Declan McCullagh on Real ID:

Declan McCullagh is CNET News.com's chief political correspondent. He has gained fame on the net for his discussions of many aspects of the law that interest web citizens, Intellectual Property and Media people. He has a FAQ on Real ID. His FAQ is - I would say - rather evenhanded. Here's where it gets interesting:
Is this a national ID card?
It depends on whom you ask. Barry Steinhardt, director of the American Civil Liberties Union's technology and liberty program, says: "It's going to result in everyone, from the 7-Eleven store to the bank and airlines, demanding to see the ID card. They're going to scan it in. They're going to have all the data on it from the front of the card...It's going to be not just a national ID card but a national database."

McCullagh's new column (4/17/06) is titled "Perspective: The Real ID rebellion." In it, he discusses New hampshire's rebellion: they have passed a state law forbidding NH from participating in Real ID. Here are two more interesting quotes:
While New Hampshire may be the first, it's not alone. Other state politicians are seething over how the federales are strong-arming them on national IDs.

The National Governors Association, hardly a bunch of libertarians, has called the Real ID Act "unworkable and counterproductive." The National Conference of State Legislatures wrote to Homeland Security Secretary Michael Chertoff in October, asking him to defer to states' expertise.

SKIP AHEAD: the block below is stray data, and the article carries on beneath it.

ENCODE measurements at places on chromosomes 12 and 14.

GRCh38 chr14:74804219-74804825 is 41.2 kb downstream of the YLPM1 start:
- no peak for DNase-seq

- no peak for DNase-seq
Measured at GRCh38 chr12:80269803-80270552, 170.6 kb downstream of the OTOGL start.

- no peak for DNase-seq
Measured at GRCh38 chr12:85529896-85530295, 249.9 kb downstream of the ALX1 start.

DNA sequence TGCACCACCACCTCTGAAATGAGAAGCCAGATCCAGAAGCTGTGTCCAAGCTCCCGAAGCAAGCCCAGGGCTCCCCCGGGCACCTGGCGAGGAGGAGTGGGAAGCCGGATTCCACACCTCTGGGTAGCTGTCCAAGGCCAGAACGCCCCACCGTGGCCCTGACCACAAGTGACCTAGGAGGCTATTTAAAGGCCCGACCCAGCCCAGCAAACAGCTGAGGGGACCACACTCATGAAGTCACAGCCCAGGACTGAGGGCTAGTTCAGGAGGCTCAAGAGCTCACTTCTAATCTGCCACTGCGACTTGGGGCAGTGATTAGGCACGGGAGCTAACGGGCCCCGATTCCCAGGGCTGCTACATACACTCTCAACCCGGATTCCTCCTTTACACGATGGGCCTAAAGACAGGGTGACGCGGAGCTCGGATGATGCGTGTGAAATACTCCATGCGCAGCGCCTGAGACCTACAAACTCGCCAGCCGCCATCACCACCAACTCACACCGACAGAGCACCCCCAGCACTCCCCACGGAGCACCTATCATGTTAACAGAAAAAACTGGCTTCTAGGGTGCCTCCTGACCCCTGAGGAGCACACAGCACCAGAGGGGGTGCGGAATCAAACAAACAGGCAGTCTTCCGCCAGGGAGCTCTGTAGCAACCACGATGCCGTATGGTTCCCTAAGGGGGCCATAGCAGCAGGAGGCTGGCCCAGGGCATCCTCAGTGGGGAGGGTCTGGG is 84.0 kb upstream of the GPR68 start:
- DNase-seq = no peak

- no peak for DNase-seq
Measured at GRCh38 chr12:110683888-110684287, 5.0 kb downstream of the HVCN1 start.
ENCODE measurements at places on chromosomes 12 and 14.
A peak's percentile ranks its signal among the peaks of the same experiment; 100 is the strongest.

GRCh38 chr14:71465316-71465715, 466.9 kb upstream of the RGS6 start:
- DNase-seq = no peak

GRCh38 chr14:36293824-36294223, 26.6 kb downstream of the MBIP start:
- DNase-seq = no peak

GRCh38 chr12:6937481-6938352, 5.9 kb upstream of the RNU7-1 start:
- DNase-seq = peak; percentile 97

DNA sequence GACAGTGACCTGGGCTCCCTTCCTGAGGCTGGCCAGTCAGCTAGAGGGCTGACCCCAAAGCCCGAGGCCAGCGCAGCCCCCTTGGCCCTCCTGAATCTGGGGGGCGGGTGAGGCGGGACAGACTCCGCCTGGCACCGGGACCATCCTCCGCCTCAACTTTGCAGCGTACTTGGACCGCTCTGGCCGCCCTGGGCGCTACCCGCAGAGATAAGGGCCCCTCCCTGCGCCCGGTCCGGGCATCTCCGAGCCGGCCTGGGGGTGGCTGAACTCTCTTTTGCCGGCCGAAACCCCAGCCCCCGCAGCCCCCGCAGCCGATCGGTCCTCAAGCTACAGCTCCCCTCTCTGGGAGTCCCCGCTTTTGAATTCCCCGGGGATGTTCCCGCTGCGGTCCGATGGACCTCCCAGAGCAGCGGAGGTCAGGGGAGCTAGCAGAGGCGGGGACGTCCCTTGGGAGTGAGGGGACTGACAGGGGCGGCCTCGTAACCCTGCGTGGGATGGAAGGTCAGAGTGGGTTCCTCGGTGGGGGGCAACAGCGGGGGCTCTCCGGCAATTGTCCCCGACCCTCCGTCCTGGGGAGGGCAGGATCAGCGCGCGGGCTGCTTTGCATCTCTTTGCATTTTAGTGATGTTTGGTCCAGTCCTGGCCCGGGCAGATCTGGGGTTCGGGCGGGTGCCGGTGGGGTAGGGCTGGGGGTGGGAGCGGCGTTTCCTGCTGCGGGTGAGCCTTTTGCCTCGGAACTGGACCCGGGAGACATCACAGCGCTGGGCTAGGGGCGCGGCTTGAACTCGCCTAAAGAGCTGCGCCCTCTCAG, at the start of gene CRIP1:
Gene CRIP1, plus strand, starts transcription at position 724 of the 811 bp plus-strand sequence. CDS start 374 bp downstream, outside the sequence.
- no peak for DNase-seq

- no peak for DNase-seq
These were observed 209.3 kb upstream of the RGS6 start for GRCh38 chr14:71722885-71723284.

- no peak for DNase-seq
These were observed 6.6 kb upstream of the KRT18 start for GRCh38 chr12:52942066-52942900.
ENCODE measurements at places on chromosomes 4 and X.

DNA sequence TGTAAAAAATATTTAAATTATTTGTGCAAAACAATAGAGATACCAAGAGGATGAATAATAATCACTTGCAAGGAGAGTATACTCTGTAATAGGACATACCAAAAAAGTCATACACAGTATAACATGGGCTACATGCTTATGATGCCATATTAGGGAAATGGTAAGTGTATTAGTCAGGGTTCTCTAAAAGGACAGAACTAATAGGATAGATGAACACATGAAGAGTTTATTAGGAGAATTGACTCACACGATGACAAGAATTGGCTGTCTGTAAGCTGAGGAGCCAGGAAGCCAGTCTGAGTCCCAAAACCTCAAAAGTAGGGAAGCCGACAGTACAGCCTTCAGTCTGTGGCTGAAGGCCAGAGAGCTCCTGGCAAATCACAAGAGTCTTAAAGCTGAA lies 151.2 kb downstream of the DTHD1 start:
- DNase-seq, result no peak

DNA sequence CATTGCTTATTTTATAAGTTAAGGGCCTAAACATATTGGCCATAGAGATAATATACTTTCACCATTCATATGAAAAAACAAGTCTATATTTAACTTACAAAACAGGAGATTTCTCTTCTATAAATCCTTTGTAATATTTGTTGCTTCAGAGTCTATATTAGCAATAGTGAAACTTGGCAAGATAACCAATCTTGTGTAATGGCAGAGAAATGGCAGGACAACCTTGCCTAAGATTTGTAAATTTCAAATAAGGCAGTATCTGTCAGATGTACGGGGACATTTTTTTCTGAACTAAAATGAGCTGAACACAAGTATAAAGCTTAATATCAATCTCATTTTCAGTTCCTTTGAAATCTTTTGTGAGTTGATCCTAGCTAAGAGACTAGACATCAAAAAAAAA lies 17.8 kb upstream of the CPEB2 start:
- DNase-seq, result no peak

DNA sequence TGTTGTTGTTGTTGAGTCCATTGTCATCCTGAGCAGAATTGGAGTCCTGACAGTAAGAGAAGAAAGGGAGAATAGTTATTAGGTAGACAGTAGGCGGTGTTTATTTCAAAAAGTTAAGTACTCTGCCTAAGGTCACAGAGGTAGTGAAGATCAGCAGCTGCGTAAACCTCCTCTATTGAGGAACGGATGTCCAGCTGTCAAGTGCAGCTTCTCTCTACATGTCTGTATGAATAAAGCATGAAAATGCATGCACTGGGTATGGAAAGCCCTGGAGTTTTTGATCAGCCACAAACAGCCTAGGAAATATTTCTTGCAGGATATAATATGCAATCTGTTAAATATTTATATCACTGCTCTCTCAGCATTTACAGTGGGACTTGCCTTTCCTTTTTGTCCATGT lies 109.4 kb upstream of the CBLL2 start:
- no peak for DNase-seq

No doubt much of the political outcry is over money and would evaporate if the Feds wrote checks to cover the cost of upgrading state computer systems. (The governors' press release baldly admits they're "asking Congress to fund the changes required" by the Real ID Act. One taxpayer watchdog group puts the cost at $90 per Real ID card.)

That would be a shame. Privacy and autonomy are even better reasons to be skeptical of this scheme.

And he also notes that Real ID might conflict with the Tenth Amendment to the constitution:
"Having a national ID would promote a surveillance society that we should all dread," Jim Harper, the director of information policy studies at the free-market Cato Institute, told the state Senate committee last week.

The sad thing is that the U.S. Constitution was written to prohibit the federal government from taking such drastic steps. The long-forgotten Tenth Amendment says that powers not explicitly delegated to the Feds "are reserved to the states" or to the people.


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